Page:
Trend Controls scores a winner at Aston Villa FC

editor

A mainstay of top-flight English football, Aston Villa was also a founder member of the Premier League in 1992 and has remained there ever since.

Based in Witton, Birmingham, it has played at its home ground, Villa Park, since 1897. With a seating capacity of 42,786 split between four stands it is one of the largest football stadiums in the country and also houses a number of administrative and hospitality areas. These state-of-the-art facilities are also used for a wide variety of other events – from conferences and pop concerts, to exhibitions and Christmas parties.

The ground has utilised a building energy management system (BEMS) from Trend Controls since 2001 when its long-term installation and maintenance partner, Direct Control Systems, installed one at the Trinity Road Stand. Since that time the Trend BEMS has expanded into other areas of the ground in order to enhance energy efficiency and save costs.

The system allows the stadium’s maintenance manager, Josh Tooth, to quickly and easily adjust the setpoints of its facilities to suit the specific requirements of each type of event taking place. He explains: “The BEMS is used primarily for the control of heating, ventilation and air conditioning (HVAC), as well as lighting. It is also used at The Holte – the club’s own pub next to Villa Park – and the training ground located 10 miles away, near Tamworth. These are connected through Ethernet links, which means that all the locations can be monitored and controlled at once.”

In order to have 24/7 access to all the energy usage data supplied by the BEMS, and to make adjustments where necessary, a Trend Controls 963 Supervisor has been installed. This is a graphical, real-time user interface that acts as a window to the BEMS and is connected via a local area network. A standard web browser allows users to directly interface with the software through a variety of devices.

At the beginning of each week Josh looks at the schedule of events and configures the BEMS so that facilities activate automatically as required. Although the schedule can change at short notice, he can make alterations from any remote location – whether at home or at work – via his PC or by accessing the 963 Supervisor via his smartphone or tablet using standard Internet Explorer tools.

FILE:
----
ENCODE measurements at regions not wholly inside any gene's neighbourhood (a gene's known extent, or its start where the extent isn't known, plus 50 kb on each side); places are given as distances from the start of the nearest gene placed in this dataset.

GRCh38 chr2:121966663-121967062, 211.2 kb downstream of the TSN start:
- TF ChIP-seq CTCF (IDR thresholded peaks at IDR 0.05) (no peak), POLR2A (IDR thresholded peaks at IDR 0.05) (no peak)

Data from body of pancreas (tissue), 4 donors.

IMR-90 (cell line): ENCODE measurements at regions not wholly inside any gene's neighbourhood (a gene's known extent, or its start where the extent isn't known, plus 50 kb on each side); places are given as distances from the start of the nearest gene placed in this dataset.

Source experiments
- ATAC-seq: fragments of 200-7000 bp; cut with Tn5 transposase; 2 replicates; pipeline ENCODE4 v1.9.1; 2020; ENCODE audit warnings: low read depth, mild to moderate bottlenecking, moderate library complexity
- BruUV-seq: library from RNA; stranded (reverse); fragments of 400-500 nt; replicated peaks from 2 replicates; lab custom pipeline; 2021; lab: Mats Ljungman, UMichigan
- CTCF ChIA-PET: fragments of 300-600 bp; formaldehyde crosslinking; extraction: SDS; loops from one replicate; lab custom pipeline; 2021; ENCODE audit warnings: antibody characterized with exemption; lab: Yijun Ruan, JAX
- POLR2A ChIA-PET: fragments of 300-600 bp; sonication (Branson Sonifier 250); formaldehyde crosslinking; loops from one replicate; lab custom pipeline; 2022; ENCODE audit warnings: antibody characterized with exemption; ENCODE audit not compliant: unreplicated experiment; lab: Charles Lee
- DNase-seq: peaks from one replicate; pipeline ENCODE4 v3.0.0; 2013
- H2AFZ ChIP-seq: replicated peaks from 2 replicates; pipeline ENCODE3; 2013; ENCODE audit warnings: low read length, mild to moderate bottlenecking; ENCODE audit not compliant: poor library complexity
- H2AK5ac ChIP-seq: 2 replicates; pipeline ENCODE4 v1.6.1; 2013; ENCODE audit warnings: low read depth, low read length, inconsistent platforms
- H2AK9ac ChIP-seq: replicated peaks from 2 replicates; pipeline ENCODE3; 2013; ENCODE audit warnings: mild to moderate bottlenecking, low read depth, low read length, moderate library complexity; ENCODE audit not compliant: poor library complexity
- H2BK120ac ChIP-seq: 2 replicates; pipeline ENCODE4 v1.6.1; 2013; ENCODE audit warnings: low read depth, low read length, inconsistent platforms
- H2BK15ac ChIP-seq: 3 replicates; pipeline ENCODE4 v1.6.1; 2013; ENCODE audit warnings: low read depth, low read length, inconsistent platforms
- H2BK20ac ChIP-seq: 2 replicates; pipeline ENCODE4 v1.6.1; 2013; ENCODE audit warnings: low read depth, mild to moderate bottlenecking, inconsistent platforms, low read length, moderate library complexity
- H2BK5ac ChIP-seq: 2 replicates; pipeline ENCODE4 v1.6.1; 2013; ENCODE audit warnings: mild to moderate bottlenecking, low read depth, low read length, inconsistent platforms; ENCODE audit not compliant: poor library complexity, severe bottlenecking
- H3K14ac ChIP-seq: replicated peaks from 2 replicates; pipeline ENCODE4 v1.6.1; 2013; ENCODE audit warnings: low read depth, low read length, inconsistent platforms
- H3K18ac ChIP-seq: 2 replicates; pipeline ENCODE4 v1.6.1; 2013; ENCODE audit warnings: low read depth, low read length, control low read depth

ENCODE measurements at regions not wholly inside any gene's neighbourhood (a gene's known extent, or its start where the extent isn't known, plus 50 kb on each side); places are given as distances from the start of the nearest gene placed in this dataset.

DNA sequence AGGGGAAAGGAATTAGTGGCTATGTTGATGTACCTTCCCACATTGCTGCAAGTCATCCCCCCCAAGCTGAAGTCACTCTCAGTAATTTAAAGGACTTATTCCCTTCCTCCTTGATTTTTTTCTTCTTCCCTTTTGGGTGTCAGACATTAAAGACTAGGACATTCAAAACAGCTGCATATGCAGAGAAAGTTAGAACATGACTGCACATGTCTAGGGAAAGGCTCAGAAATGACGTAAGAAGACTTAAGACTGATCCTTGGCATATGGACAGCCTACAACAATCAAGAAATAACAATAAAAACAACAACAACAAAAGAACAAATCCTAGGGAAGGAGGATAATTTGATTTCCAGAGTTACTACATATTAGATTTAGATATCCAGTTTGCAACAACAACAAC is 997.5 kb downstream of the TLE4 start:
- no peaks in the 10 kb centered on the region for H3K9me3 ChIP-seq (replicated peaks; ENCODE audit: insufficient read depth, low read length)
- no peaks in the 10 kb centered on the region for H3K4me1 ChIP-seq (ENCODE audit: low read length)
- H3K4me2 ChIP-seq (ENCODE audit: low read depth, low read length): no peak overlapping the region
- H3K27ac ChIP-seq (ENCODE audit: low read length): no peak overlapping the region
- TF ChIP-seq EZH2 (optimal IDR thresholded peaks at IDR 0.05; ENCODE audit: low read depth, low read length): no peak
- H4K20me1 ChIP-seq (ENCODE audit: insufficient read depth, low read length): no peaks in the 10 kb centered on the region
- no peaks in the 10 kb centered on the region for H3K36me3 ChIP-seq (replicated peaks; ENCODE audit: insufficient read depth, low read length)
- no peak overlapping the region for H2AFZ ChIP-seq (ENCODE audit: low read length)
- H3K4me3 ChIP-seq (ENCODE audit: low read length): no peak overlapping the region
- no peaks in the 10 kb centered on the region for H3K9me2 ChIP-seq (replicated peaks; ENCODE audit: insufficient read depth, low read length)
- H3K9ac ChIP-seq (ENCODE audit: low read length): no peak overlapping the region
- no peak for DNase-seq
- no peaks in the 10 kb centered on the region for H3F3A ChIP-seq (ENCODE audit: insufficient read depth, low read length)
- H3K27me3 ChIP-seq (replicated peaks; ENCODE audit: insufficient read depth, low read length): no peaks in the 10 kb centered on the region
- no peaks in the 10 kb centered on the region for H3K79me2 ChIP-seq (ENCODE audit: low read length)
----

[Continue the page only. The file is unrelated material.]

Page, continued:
“There are many instances where being able to control the BEMS remotely has massive benefits,” Josh comments, “For example, lots of our games are televised across the world and outside broadcasting teams often arrive in the middle of the night to begin setting up. Now, rather than having to travel to the ground to activate the plant for them, I can do it from home. Not only is this highly convenient, it also does wonders for my sleep pattern!”

In the event of a system malfunction, or the activation of critical alarms due to a boiler, gas valve or ventilation fan failure, a text message will be sent to his smartphone detailing the problem. He can then adjust the plant and, if necessary, initiate back up equipment. Additionally, an override switch has been installed which assists maintenance engineers in locating problems by turning the entire system on. Once the problem is rectified it is simply switched back again to the pre-programmed settings.

With the majority of the football season taking place during the winter months, Villa Park has an under pitch heating system so that games can go ahead whatever the weather. This too can be controlled remotely or via the temperature sensors that have been installed in the soil and linked to the system. Also, because a game could have to be postponed if the stadium’s outstation was to malfunction and fail to activate the under pitch heating, a back up outstation has been configured with the same strategy pre-loaded on it.

The Trend BEMS also plays a vital role in achieving energy reductions and lowering carbon emissions at the site, helping Aston Villa to meet its Corporate Social Responsibility objectives. Josh states, “The concourse lighting used to be on throughout the day and night, even when there was no- one present. Now the BEMS switches low energy light emitting diode (LED) luminaires on at certain times, while later in the night it switches the system off completely. We have also installed light sensors that can identify lux levels and if they are over a specified figure the lighting does not switch on.”

Many of the stadium’s supply and extract fans have been fitted with Trend Controls’ variable speed drives, enabling the BEMS to adjust fan speeds automatically, optimising their efficiency and providing considerable energy savings. CO2 sensors have also been installed in some rooms and the air conditioning fans are ramped up if the air quality falls below a specified point.

For Villa Park, developing its BEMS is an ongoing project. Josh concludes, “I’m delighted with what we have achieved with it so far but we are always looking for new ways to enhance our operations and make energy savings. Our next project is to integrate the car park lighting, where we believe we could set the system to switch off the lights for up to four hours a day.”

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